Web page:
Why English football could learn to finally love Chelsea under Maurizio Sarri
Champions League winner; crony; World Cup winner; Champions League winner; Champions League winner; Europa League winner; Champions League winner; Champions League winner; Champions League winner; Serie A winner. What comes next in this list of managerial hirings?
The answer, for Chelsea, is someone with a radically different CV. A former banker who has not collected trophies and who, unlike Avram Grant, is not a friend of Roman Abramovich. Maurizio Sarri is the anomaly in the appointments of the Abramovich era; the anti-Chelsea Chelsea manager; the man whose lack of silverware would have seemed to disbar him from contention long before he reached the interview process.
Except here he is. The 59-year-old’s reign starts in earnest in Sunday’s Community Shield against Pep Guardiola, a mutual admiration society with a difference. The Manchester City manager has a pair of Champions League wins, seven domestic league titles and a trophy cabinet the size of a small country. His Chelsea counterpart boasts promotions from Italy’s lower leagues.
Sarri has more than that, of course: Napoli’s record of 94 Serie A goals came under him in 2016/17, their best points total of 91 the following year. They are signs of excellence, but statistical distinctions – not the kind of awards Chelsea have tended to prioritise.
Avram Grant apart, the club’s record in recruitment suggested the reductive logic that managers who have won things in the past are automatically winners and those who have not, definitely are not. They hired managerial stars: the only one they made, Roberto Di Matteo, was appointed reluctantly and discarded swiftly, as though he was distrusted because he lacked seismic achievements anywhere else.
The Italian jobs
Then came Sarri, Chelsea’s fifth Italian manager this millennium but a dramatic break with the past nonetheless. His arrival has hinted at a possible rebranding. It shows Chelsea have been searching for a role in a changed footballing landscape. They may have paid out £232m for new players last season but they are no longer the biggest spenders; to Antonio Conte’s public frustration, they do not have the most pulling power in the transfer market.
They may be the only English club to win silverware in each of the last two seasons but, with Manchester City threatening to become the era’s dominant team, they no longer start off as favourites for the title. Expectations are being adjusted. An identity has been created and destroyed.
So what do Chelsea stand for now? Sarri’s opening statement was instructive and eloquent. His unveiling was littered with mentions of “fun”. Since Abramovich’s takeover, Chelsea have been many things – brutal and bloody, professional and prosaic, tactical and formidable, efficient and unloved, successful and unsentimental, a soap opera off the pitch and solid on it, traumatised and galvanised by their intensity, capable of warring with managers or outsiders – but rarely fun.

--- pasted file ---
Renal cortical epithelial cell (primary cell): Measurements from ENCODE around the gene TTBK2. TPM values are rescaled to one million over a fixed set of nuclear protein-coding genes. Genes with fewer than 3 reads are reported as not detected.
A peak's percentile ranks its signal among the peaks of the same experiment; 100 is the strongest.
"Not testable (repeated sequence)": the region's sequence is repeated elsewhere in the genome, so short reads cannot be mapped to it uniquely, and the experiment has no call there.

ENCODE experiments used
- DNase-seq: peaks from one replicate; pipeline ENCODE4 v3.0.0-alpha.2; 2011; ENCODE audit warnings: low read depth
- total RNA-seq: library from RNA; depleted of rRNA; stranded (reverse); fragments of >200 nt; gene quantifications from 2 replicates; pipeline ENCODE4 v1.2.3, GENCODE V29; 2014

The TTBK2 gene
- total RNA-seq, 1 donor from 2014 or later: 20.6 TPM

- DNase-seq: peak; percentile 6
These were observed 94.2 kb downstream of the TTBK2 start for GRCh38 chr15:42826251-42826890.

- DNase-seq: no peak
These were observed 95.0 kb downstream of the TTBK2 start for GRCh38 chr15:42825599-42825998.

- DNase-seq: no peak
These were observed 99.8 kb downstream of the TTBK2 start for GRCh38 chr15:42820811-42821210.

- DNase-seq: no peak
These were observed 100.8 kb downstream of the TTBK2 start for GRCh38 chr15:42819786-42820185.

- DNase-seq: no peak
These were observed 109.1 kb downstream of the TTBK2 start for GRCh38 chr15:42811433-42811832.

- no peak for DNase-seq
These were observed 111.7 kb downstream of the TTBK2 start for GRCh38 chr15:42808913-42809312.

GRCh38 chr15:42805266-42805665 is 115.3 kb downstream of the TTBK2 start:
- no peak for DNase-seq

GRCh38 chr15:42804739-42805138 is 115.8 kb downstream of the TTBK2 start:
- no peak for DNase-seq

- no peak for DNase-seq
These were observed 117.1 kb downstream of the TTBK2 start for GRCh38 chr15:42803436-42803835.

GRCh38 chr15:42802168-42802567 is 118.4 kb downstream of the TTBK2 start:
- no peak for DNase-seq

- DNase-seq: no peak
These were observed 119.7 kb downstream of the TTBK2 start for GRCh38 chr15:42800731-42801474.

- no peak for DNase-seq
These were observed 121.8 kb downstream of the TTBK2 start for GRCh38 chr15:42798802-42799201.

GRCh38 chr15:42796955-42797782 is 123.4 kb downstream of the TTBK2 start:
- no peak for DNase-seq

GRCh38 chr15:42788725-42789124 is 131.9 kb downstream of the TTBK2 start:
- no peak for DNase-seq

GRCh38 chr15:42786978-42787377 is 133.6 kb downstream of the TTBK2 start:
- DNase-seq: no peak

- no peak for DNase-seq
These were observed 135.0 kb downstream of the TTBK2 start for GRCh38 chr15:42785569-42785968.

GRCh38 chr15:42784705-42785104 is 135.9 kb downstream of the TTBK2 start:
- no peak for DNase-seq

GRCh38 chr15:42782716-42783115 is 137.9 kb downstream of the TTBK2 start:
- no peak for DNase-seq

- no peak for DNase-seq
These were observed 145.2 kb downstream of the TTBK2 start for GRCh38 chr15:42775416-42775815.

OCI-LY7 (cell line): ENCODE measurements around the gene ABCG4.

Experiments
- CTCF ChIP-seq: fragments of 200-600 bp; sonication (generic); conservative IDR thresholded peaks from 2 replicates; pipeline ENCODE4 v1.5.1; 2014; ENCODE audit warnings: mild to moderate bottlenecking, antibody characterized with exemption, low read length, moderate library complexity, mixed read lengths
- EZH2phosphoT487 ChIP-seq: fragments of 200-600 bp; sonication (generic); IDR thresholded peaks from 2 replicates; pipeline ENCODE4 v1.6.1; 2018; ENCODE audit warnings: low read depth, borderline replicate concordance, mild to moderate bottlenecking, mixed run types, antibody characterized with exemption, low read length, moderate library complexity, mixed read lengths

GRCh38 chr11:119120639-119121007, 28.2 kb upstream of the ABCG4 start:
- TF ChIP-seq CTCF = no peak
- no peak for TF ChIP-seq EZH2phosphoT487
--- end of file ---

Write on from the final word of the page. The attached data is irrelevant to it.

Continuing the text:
Enjoyment often came from results, not performances; from league tables, not the football. Chelsea were at their most fun under Carlo Ancelotti, scoring 103 league goals in 2009/10. A manager who liked to enjoy himself was nevertheless sacked a year later, after his side finished second to Sir Alex Ferguson’s Manchester United.
Change of tact
Perhaps the present economic realities have brought a shift in thinking. If Chelsea are going to finish second, third or fourth, it’s better to do so in entertaining fashion. It may even win some of the hearts and minds left cold by their 21st-century selves.
Perhaps the eternally impatient Abramovich is searching for something else. Sarri’s Napoli represented the fashionista’s choice, their uptempo 4-3-3, pressing, attacking and potent false nine (Dries Mertens) appealing to the romantics and the intellectuals alike. Sarri is more Mauricio Pochettino, the trophy-starved critical darling, than Jose Mourinho, the man who seeks validation through trophies and who Abramovich has appointed twice.
Because, to their owner’s irritation, Chelsea’s identity has been built on pragmatism. When Ancelotti first met Abramovich in 2008, the Russian spoke enviously of the identities of Milan, Liverpool and Manchester United. It is no secret that he later transferred his affections to Guardiola’s Barcelona or that he made repeated attempts to lure the Catalan to Stamford Bridge.
They failed. Perhaps Chelsea’s identity – the short-termism, the series of sackings, the functional football – did not appeal to the purist. While Guardiola admired Conte’s tactical cleverness, some of the managers Chelsea have turned to have represented his philosophical antithesis; Mourinho most obviously.
Then there is Sarri. If Guardiola offered the perfect package of style and substance, when forced to choose between contrasting characteristics, Chelsea have always opted for managers with substantial records of trophy-gathering.
Now they have gone for the stylist Sarri, who earns Guardiola’s unqualified approval. “His style of football is as good as a drink in the sun,” the City manager said in May. Last season, he described Napoli as “probably the best” side he had faced in his managerial career. Those assessments were not made on a medal collection, but on ideas and idealism. It is why Sarri seems a rejection of Chelsea’s ethos for much of the last decade and a half. It is why his side could be Chelsea, but not as we have known them.